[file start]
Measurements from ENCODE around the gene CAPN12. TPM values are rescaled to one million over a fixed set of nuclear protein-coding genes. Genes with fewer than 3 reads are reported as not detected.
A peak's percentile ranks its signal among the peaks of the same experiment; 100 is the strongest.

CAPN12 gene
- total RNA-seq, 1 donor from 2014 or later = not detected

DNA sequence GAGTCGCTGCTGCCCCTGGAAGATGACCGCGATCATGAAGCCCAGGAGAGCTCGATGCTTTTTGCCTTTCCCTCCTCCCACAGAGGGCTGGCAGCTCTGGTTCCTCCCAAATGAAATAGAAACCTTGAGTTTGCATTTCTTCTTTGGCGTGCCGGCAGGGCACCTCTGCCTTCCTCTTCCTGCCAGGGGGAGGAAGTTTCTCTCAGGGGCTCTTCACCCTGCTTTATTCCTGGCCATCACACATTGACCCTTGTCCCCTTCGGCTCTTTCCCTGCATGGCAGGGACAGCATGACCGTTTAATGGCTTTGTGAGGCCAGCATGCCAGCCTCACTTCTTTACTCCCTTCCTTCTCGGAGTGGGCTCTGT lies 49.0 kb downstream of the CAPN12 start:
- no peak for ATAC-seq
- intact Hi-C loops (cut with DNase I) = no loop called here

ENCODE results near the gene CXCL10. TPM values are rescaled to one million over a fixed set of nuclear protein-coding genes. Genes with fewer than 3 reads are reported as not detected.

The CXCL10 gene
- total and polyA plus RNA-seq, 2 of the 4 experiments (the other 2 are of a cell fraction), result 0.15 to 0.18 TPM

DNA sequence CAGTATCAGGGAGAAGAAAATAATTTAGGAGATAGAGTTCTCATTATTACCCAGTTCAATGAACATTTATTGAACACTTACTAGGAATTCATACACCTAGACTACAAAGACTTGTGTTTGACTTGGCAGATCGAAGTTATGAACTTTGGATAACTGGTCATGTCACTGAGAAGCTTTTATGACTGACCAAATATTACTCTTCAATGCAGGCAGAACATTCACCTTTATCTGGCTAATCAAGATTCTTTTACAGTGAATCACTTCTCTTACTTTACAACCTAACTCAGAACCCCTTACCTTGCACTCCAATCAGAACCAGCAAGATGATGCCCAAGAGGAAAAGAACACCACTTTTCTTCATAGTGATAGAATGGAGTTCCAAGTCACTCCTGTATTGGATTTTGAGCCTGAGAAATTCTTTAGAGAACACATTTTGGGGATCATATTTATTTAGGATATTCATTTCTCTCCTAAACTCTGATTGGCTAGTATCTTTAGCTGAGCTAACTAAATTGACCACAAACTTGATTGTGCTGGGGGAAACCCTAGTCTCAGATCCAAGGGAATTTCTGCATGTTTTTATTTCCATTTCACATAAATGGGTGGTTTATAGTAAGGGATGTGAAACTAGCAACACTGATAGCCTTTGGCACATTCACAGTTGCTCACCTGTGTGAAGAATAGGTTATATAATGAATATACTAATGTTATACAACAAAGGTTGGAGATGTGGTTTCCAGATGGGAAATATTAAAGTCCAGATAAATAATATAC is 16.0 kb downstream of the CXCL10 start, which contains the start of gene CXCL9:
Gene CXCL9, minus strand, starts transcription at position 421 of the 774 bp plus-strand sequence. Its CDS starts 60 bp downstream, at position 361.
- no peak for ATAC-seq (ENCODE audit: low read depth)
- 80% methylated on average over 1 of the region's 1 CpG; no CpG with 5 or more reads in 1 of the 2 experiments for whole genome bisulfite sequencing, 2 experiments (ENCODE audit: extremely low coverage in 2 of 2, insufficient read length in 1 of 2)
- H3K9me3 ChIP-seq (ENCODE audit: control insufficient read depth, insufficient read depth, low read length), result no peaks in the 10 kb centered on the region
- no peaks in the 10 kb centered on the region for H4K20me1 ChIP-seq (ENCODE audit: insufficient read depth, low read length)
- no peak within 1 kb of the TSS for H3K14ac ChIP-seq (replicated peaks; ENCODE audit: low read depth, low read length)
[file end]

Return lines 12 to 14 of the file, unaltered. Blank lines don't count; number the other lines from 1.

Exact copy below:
Gene CXCL9, minus strand, starts transcription at position 421 of the 774 bp plus-strand sequence. Its CDS starts 60 bp downstream, at position 361.
- no peak for ATAC-seq (ENCODE audit: low read depth)
- 80% methylated on average over 1 of the region's 1 CpG; no CpG with 5 or more reads in 1 of the 2 experiments for whole genome bisulfite sequencing, 2 experiments (ENCODE audit: extremely low coverage in 2 of 2, insufficient read length in 1 of 2)